Lale Akgün (photo: DW)

Interview with Lale Akgün

"Erdogan's Days Are Numbered'

Turkey's corruption scandal has put the prime minister's party under severe pressure. Lale Akgun, a German Social Democrat (SPD) politician with Turkish roots, says Erdogan fatally underestimated the Gulen movementMore

Clipping from Karim El-Gawhary's book (photo: publisher)

"Women's Power in Arabic"

Long-overdue Confrontations

In his new book, the journalist Karim El-Gawhary gives a voice and a face to strong Arab women, while moving beyond the clichés and headscarf debates. Martina Sabra describes the book as multifaceted, revealing, entertaining, emotionally moving, and definitely worth readingMore

Pakistan's deposed Chief Justice Iftikhar Mohammed Chaudhry, center, is greeted by lawyers after the government announced to reinstate him at his residence in Islamabad, Pakistan on Monday, March 16, 2009 (photo: AP Photo/Anjum Naveed)

Pakistan's Supreme Court

Ambiguous Ambitions

Pakistan's Supreme Court has become increasingly active in the past decade. While the judiciary must uphold fundamental rights, it must also let the executive and legislative branches of government do their jobs. By assuming too much executive and legislative power, Pakistan's top judges are obstructing democratisation. By Maryam S. KhanMore

Germany's New Minister for Migration Aydan Özoguz (photo: picture-alliance/dpa)

Germany's New Minister for Migration

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Aydan Özoguz, a Turkish-German at the Top

The SPD's Aydan Özoguz is the first politician of Turkish origin to hold a top post in Germany. As integration minister, she gives a voice to the country's many migrants - but she has not been without controversy. By Michael HartlepMore

Iranians celebrate in Tehran after agreement was reached on the country's nuclear power programme (photo: MEHR)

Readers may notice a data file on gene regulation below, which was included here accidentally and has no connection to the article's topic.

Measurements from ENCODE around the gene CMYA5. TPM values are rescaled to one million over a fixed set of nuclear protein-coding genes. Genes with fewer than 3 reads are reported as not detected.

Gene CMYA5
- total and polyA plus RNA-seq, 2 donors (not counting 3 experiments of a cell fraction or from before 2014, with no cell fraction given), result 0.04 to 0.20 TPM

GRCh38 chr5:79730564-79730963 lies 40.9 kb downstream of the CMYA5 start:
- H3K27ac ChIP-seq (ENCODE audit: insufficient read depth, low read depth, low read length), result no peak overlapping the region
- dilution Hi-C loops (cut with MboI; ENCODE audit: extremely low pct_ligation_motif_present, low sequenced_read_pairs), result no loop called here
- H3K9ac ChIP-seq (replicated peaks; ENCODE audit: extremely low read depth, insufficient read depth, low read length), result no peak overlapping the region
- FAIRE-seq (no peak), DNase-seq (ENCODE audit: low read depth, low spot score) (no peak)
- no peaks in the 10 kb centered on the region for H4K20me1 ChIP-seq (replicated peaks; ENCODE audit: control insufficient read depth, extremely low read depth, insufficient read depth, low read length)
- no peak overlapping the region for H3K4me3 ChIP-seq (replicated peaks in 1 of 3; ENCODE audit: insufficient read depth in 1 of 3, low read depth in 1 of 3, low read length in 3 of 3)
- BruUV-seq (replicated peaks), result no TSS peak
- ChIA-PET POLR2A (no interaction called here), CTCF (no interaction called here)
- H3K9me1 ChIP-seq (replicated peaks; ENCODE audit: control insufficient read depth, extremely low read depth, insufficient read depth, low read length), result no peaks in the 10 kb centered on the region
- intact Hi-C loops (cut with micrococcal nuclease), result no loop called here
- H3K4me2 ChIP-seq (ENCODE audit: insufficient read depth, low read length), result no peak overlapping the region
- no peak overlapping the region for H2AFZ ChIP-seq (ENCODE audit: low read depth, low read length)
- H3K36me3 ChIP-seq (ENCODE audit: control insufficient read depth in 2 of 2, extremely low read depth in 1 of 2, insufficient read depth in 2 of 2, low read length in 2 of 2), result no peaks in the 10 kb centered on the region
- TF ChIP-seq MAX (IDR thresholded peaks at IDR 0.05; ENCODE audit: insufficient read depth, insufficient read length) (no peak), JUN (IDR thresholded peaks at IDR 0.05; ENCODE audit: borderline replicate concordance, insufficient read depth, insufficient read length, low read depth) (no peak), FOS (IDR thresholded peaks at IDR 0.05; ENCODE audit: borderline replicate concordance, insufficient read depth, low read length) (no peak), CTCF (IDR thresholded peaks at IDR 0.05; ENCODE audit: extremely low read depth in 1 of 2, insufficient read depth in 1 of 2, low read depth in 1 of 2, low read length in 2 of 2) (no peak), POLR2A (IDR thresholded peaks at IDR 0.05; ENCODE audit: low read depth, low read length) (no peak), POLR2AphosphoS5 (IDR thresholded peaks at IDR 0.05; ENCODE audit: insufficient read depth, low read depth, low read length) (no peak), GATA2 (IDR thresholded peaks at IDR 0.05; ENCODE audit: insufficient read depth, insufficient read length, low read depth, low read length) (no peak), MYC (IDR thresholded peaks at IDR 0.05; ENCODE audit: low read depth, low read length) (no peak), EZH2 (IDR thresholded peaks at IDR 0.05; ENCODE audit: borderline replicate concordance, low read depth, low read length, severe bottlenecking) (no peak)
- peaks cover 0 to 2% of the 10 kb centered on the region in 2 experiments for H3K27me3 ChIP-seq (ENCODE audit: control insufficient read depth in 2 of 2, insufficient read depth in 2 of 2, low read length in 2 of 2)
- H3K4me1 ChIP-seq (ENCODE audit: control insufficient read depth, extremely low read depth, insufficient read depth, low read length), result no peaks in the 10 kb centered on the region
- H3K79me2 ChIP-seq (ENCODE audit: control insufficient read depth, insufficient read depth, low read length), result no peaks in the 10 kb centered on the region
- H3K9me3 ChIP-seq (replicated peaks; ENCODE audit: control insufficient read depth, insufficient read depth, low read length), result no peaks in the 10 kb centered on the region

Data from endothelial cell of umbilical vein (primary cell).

Iran's Intellectuals and President Rouhani

When Freedom Becomes A Possibility

Ever since Hassan Rouhani assumed the office of Iranian president, optimism has been growing among Tehran's intellectuals. Nevertheless, no one is taking any chances; past experience has shown that this would be unwise. Marina Forti reports from the Iranian capitalMore

Muslim men praying in Berlin's Sehitlik Mosque (photo: picture-alliance/dpa)

Debate on European Islam

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A Mined Terrain

The concept of European Islam has proved to be a constant source of controversy. For some it embodies the deliverance of Islam from everything that is perceived as backward looking and pre-modern. Others fear that a European Islam is a watered-down religion, a kind of government-controlled "state Islam", prepared to fully accommodate to the wishes of the authorities. By Claudia MendeMore

Egyptian supporters of deposed president Mohamed Morsi (portrait) shout slogans during a rally in support of the former Islamist leader outside Cairo's Rabaa al-Adawiya mosque on July 9, 2013 (photo: AFP/Getty Images)

Essay by Dani Rodrik

The Problem is Authoritarianism, Not Islam

Is Islam fundamentally incompatible with democracy? Time and again events compel us to ask this question. And yet it is a question that obscures more than it illuminates. An essay by Dani RodrikMore

With a dramatic sunset backdrop illumating the scene from behind, a protestor stands on a ledge above his friends and waves the red, white and black Egyptian flag through the sunlight (photo: REUTERS/Mohamed Abd El Ghany)

The Arab Spring in Historical Perspective

Revolutions Take Time

Analysts have gleefully declared the Arab Spring to have failed. What they don't understand however, is that fundamental societal changes don't occur over night. In her essay, Ingrid Thurner pleads for more time for the Arab SpringMore